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Henschel Hs 117

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Henschel Hs 117


The Henschel Hs 117 Schmetterling (German for Butterfly) was a radio guided German surface-to-air missile project developed during World War II. There was also an air-to-air version, the Hs 117H.[1]

The operators used a telescopic sight and a joystick to guide the missile by radio control, which was detonated by acoustic and photoelectric proximity fuses, at .[2]

Contents

  • History 1
  • Variants 2
  • See also 3
  • References 4
  • External links 5

History

In 1941, Professor Herbert A. Wagner (who was previously responsible for the Henschel Hs 293 anti-ship missile) invented the Schmetterling missile and submitted it to the Reich Air Ministry (RLM), who rejected the design because there was no need for more anti-aircraft weaponry.

However, by 1943 the large-scale bombing of Germany caused the RLM to change its mind, and Henschel was given a contract to develop and manufacture it. The team was led by Dr. Herbert Wagner, and it produced a weapon somewhat resembling a bottlenose dolphin with swept wings and cruciform tail.[3] There were 59 experimental firings, of which 34 failed.

In May 1944, 59 Hs 117 missiles were tested, some from beneath a Heinkel He 111; over half the trials failed.[4] Mass production was ordered in December 1944, with deployment to start in March 1945. Operational missiles were to be launched from a 37mm gun carriage.[5]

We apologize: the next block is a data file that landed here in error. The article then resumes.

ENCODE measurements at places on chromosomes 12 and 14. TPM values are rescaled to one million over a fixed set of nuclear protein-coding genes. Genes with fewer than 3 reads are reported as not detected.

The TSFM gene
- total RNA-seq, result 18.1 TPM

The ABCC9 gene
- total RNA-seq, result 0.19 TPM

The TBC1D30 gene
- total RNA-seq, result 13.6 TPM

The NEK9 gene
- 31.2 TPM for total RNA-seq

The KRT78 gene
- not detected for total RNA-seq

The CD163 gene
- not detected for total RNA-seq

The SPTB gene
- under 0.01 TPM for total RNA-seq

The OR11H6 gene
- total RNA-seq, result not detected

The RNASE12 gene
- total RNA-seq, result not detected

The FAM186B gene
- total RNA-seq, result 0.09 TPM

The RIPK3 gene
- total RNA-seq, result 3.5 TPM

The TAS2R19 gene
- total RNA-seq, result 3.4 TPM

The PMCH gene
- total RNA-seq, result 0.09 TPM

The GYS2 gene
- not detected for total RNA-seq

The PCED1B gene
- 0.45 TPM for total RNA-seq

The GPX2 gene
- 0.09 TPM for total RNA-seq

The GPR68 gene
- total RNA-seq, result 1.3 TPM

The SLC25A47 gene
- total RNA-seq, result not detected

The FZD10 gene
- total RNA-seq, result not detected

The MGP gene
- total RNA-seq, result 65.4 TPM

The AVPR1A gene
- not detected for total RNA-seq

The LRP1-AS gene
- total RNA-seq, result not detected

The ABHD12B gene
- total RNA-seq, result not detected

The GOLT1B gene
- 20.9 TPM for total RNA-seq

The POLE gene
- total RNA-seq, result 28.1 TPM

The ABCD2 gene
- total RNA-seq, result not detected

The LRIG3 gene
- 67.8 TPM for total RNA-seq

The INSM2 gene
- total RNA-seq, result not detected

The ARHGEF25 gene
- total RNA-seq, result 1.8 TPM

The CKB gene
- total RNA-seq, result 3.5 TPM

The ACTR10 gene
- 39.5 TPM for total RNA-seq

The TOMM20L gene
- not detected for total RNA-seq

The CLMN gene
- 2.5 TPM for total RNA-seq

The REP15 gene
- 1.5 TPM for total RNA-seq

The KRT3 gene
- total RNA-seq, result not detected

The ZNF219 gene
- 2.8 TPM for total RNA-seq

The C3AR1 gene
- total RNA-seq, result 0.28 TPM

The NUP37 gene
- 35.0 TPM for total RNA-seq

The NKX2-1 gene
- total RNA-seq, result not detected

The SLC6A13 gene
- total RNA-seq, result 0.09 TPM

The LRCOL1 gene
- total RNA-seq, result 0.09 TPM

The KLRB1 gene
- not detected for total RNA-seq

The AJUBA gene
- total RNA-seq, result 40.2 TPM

In January 1945, a prototype for mass production was completed, and production of 3,000 missiles a month was anticipated,[6] but on 6 February, SS-Obergruppenf├╝hrer Hans Kammler cancelled the project.

Variants

The Hs 117H was an air-launched variant, designed to be launched from a Dornier Do 217, Junkers Ju 188, or Junkers Ju 388.[7] This version was designed to attack enemy aircraft up to above the launching aircraft.

See also

Related lists

References

  1. ^ Christopher, John. The Race for Hitler's X-Planes (The Mill, Gloucestershire: History Press, 2013), p.127.
  2. ^ Christopher, pp.126-7.
  3. ^ Christopher, p.126.
  4. ^ Christopher, p.127.
  5. ^ Christopher, p.126.
  6. ^ Christopher, p.126.
  7. ^ Christopher, pp.127-8.

External links

  • Henschel Hs117 Schmettering (Butterfly) - Royal Air Force Museum, Cosford (UK)

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